After more than 160 years of dressing kids, Carter’s has the kind of name recognition that other companies crave. But brand leaders say the key to staying on top of the market is to grow and change alongside the customer.
“One of the things we always are looking to do is find ways through culture to continue to stay relevant and demonstrate that we understand what it means to be a parent,” said Jeff Jenkins, EVP of global marketing at Carter’s Inc.
To that end, the company recently announced its first multi-year celebrity partnership with singer and actress Hilary Duff. In her assigned role as “chief mom officer” for the brand, Duff has collaborated with the design team on a collection that launches in September and includes boho-chic baby and toddler apparel, as well as coordinating looks for moms. A second capsule is in the works for spring ’23.
Jenkins noted the brand was looking for a partner who could speak authentically to the experience of parenting today. “Hilary was No. 1 on our list,” he said. “Every millennial grew up with her as Lizzie McGuire and learned life lessons from her. And now, she’s so open on social media about her life, her kids and the good and the bad experiences. I think she saw this an opportunity to lend her style and parenting expertise to help other moms and dads going through the same things she is.”
In a statement in May, Duff said, “Motherhood is not easy but it’s incredibly rewarding and through my partnership with Carter’s, I hope to be a source of light and inspiration for others as we navigate our individual parenting journeys.”
While the fall collab collection does not include footwear, partners said it could be added in future seasons. Carter’s has licensing deals with Goldbug for infant shoes and Vida Shoes International for toddler and youth styles.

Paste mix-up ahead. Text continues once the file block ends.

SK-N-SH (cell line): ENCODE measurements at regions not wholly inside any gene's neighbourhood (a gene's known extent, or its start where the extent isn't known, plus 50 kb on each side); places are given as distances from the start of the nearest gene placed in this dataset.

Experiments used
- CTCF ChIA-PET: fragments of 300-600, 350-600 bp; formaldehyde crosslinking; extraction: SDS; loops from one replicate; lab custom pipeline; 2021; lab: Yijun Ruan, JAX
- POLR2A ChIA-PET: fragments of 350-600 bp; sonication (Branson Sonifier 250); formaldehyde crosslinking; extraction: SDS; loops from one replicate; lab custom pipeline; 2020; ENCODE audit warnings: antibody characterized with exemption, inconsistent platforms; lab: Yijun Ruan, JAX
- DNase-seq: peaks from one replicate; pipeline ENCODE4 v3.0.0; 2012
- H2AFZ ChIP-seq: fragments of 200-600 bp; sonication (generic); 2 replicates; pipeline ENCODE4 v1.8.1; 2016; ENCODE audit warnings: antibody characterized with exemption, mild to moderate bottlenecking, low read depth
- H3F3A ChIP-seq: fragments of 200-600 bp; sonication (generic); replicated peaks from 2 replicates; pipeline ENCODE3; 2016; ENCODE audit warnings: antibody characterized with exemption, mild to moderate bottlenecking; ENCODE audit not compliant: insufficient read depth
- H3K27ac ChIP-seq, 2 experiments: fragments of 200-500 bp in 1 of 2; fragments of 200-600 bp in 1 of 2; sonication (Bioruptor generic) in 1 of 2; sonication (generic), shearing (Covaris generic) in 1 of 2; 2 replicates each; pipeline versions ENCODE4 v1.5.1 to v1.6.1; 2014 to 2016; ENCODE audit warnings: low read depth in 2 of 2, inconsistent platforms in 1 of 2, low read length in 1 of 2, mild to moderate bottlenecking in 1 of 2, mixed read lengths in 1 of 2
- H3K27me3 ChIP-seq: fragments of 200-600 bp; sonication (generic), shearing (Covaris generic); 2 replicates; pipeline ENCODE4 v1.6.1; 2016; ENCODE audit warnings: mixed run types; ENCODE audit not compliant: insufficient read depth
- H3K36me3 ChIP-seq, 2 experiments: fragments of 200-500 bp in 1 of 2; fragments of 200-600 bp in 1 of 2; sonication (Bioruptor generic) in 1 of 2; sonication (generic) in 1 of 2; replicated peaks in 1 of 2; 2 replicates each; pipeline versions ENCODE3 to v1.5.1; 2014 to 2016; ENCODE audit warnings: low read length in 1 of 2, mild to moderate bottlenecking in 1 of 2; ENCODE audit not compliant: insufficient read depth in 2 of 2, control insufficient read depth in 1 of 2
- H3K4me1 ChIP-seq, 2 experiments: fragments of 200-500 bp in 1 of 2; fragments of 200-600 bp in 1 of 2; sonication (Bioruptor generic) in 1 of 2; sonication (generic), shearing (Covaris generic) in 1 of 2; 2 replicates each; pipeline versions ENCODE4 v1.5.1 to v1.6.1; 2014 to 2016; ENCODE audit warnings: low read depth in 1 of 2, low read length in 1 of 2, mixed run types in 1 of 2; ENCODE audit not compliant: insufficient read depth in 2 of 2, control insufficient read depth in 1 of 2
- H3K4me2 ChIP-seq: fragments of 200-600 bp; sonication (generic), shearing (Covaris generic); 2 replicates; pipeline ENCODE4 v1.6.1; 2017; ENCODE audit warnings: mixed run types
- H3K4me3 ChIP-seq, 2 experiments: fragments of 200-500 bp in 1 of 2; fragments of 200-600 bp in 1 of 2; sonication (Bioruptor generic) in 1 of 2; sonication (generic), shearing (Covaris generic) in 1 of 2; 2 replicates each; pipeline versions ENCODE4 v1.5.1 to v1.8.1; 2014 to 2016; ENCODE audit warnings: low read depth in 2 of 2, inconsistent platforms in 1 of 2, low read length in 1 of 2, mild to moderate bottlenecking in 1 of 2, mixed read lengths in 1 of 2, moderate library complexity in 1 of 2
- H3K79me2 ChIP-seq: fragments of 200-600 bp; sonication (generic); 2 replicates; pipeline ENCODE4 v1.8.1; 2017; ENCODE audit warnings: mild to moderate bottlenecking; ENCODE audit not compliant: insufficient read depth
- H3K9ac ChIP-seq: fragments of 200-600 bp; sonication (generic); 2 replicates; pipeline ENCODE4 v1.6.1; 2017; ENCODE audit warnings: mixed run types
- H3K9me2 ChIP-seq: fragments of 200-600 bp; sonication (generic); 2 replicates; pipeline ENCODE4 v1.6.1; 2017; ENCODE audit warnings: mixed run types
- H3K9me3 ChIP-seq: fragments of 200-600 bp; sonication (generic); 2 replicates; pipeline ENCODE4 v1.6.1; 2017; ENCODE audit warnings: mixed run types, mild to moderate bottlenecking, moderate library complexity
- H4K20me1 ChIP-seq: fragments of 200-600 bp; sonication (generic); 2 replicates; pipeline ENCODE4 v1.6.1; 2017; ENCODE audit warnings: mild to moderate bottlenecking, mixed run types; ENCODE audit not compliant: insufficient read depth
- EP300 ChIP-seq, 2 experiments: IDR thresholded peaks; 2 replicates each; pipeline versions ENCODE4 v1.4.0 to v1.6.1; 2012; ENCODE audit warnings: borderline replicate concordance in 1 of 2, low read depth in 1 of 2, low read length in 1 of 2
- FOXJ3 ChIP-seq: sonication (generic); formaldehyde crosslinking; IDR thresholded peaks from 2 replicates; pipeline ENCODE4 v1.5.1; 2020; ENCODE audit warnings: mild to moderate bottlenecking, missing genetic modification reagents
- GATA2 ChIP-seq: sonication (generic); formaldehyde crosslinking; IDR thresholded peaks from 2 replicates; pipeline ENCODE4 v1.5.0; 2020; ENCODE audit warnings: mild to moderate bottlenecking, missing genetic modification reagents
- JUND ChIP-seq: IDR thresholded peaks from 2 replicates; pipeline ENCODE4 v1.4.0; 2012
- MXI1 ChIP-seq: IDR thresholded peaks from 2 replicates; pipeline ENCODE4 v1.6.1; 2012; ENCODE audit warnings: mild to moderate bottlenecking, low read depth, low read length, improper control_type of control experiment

Lea Anne Robertson, VP of merchandising and business development at Vida, told FN that when Carter’s launches new collabs or subbrands — as it did with the sustainable Little Planet line — it first establishes the apparel aesthetic and then later partners with her team on the look of the footwear.
Robertson noted the Little Planet by Carter’s line is Vida’s top priority for this fall. After introducing the first eco-friendly shoe styles in spring ’22, the company is expanding its Little Planet selection this season. The footwear is made with GOTS organic-certified textiles, recycled webbing and recycled polyester, and outsoles feature 40% recycled rubber.
Robertson noted more sustainable materials are being applied to the core Carter’s and OshKosh shoe collections.
“We’re also really focusing on our youth footwear assortment and making sure that it has details that make sense for youth, because previously we’ve been very toddler focused,” she said, pointing to Carter’s recent move to extend its apparel up to youth size 14.
For fiscal 2021, Carter’s net sales increased 15.3% from the previous year, to total $3.5 billion. It benefited from strong growth in all segments, with its U.S. retail, U.S. wholesale and international segments rising 14%, 13% and 29%, respectively.
And the company again exceeded expectations in the fiscal first quarter of 2022, posting a 5% gain in sales against pre-pandemic levels in Q1 2019.
Chairman and CEO Michael Casey told investors on a call in April that the company predicts its wholesale business will remain strong this year, particularly with its key partners Walmart, Target and Amazon. “These retailers disproportionately benefited from the pandemic. They provide one-stop shopping for the essential core products that families with young children replenish on a frequent basis, including diapers, formula and groceries. Carter’s benefits from those frequent visits,” said Casey.
However, he added, Carter’s department store business has not yet returned to where it was before the pandemic, and the company is continuing to reassess its branded retail portfolio, cutting back on lower-margin stores. After closing over 100 doors in 2021, Carter’s plans to open 30 stores and close 20 in 2022, as part of its overall goal to open more than 100 locations in the U.S. in the next five years (net of closures).
In a note to investors last month, analyst Steven Marotta of CL King & Associates predicted that Carter’s will continue to see solid gains, despite the ongoing supply chain issues and price inflation. “[Babies] and children quickly outgrow their apparel, creating built-in replacement demand and rendering the category as the least ‘discretionary’ in the consumer discretionary space,” he wrote.